Over the past week, I had the opportunity to observe several online courses created by seasoned instructors on the SUNY Learning Network.  After careful observation, it was interesting to see how each course was different but shared a similar structure.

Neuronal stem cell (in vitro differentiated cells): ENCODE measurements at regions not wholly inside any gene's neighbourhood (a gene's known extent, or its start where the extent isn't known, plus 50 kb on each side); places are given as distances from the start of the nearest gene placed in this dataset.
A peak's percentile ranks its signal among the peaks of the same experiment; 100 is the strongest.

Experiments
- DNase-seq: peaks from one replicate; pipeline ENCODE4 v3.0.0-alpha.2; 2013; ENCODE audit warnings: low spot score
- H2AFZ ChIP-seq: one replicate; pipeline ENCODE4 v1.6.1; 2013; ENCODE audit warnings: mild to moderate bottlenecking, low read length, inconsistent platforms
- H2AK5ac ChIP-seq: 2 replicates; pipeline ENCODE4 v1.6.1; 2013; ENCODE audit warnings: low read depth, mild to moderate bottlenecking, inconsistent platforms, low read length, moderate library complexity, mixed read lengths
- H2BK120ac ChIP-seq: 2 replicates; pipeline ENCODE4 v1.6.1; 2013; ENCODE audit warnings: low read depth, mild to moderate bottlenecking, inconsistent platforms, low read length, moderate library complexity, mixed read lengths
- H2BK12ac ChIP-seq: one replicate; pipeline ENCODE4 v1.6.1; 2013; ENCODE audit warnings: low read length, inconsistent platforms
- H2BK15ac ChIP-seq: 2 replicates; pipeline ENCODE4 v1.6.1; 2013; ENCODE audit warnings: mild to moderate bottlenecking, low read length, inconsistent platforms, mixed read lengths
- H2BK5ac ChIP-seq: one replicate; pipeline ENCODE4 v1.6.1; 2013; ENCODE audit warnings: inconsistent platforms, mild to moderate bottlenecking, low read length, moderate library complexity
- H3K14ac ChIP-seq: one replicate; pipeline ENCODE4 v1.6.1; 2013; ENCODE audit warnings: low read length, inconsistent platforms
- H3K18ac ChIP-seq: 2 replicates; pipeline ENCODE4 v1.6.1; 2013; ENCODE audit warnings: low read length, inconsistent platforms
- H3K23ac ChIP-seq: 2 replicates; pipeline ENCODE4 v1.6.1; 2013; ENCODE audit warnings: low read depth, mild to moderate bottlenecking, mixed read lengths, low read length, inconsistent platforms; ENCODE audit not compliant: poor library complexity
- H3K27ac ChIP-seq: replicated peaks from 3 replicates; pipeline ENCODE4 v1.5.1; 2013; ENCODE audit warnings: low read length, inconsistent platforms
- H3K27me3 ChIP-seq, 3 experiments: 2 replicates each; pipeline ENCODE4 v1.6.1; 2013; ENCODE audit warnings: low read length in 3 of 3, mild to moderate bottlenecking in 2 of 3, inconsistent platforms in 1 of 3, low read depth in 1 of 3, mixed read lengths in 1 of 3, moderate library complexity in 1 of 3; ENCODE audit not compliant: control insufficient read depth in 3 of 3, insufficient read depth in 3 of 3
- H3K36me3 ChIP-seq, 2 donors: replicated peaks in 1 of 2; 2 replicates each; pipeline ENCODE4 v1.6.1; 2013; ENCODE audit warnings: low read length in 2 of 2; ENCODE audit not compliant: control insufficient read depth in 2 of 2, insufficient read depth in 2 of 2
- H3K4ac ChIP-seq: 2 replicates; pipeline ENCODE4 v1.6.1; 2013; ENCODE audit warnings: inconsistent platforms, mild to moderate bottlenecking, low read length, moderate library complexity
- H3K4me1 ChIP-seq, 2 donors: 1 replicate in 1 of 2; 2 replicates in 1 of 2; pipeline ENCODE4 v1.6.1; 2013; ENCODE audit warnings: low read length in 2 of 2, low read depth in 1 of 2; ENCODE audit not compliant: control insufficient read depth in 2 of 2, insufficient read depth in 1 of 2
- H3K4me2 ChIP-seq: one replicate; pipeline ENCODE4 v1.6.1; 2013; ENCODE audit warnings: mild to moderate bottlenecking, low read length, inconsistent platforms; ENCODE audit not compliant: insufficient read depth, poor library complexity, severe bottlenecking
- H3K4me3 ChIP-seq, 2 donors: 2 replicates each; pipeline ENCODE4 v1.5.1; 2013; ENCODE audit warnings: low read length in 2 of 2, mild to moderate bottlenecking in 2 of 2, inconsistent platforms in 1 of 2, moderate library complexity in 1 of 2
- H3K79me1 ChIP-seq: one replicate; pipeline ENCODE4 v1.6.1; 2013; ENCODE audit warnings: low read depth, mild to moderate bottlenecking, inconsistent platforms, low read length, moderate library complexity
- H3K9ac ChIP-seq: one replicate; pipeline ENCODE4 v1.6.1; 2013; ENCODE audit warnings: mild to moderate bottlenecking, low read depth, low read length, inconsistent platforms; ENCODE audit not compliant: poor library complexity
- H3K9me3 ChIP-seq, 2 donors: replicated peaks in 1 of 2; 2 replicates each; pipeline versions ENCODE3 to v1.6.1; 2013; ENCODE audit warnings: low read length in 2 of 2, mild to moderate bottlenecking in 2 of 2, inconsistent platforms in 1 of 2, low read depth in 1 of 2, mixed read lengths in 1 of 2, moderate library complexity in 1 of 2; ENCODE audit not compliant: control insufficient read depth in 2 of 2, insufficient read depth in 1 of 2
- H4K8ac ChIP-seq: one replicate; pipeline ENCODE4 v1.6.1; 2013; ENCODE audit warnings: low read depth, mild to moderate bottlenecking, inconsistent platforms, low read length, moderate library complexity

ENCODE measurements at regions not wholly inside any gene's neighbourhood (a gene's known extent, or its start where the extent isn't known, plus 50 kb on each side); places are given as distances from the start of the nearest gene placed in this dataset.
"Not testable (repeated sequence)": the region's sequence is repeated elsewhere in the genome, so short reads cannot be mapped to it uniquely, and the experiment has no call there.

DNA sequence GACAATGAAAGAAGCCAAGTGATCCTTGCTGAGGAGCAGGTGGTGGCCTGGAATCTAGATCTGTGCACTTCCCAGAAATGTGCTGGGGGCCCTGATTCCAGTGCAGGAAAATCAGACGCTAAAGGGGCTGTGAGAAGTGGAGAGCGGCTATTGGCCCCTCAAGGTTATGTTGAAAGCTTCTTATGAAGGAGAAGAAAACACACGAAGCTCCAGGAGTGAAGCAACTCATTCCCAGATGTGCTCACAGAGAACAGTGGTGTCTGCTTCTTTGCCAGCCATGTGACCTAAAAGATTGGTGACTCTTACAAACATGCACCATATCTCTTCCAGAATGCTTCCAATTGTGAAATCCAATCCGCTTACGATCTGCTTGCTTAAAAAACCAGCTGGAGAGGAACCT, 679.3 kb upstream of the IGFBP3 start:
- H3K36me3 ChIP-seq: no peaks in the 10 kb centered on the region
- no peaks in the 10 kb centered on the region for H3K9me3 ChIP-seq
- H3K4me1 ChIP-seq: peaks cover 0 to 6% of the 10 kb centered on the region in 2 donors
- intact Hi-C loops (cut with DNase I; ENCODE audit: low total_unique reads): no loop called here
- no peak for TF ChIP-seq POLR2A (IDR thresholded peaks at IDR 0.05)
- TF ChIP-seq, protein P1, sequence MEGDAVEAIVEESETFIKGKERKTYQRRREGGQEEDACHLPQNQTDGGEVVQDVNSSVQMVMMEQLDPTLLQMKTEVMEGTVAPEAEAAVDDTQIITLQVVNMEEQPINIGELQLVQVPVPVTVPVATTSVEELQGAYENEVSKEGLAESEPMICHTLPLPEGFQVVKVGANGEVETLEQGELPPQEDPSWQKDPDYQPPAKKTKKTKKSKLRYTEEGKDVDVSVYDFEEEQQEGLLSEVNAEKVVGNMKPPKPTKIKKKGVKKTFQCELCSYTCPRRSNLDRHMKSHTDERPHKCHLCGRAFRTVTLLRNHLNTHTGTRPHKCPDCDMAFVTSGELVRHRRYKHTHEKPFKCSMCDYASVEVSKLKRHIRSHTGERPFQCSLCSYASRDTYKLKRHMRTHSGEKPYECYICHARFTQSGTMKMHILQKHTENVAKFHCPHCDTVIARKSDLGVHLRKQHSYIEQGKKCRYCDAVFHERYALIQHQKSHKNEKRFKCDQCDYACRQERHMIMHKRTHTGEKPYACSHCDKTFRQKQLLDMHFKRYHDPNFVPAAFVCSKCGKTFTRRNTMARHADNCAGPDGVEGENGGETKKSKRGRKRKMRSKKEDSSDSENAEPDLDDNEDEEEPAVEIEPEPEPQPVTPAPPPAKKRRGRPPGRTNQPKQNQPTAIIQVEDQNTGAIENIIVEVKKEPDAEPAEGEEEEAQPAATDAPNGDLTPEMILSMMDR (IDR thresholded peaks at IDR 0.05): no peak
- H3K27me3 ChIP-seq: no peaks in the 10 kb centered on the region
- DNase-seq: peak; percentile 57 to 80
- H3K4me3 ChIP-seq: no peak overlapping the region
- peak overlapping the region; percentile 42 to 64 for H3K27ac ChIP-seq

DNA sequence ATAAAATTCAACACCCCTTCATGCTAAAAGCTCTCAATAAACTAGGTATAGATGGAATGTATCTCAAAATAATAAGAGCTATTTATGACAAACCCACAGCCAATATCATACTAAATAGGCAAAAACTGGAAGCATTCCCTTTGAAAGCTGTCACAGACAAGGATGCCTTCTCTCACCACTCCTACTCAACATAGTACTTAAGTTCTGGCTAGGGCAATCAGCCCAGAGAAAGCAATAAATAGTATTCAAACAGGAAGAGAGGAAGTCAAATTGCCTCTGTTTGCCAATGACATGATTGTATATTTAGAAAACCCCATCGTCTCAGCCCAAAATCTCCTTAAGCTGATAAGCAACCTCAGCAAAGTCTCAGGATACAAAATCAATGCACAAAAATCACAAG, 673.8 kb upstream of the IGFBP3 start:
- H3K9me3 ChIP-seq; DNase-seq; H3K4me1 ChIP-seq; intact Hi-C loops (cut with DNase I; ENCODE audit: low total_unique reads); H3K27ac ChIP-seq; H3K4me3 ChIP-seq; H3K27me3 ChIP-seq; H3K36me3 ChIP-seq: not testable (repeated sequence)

I was delighted to view courses that were created on the SUNY Learning Network.  Over the past few semesters I have taken several courses through this program as well as Blackboard, so I was quite familiar with the tool bar, message board, structure of modules, and additional areas designated for links.  Although the structure in each class was similar, the tone and voice of each instructor was unique and shined through with their profiles and icebreakers.  For example, Dr. Zucker’s bio was short and sweet, however with his picture I got the impression that he was a lighthearted individual.  John Prusch often uses smilie faces throughout his assignment directions.  As a student viewing these images, I would get the feeling that although these assignments are important and worth X-amount of my grade, I should have fun with them and do my best.  Professor Harris used some audio activities which gave me the feeling she wanted her students to not only see images from her history course but listen to information about them as well.  William Pelz initial icebreaker activity revolved around a self test.  This structured icebreaker gave me the sense that Professor Pelz knew exactly what type of information he wanted to retrieve from his students in his psychology course.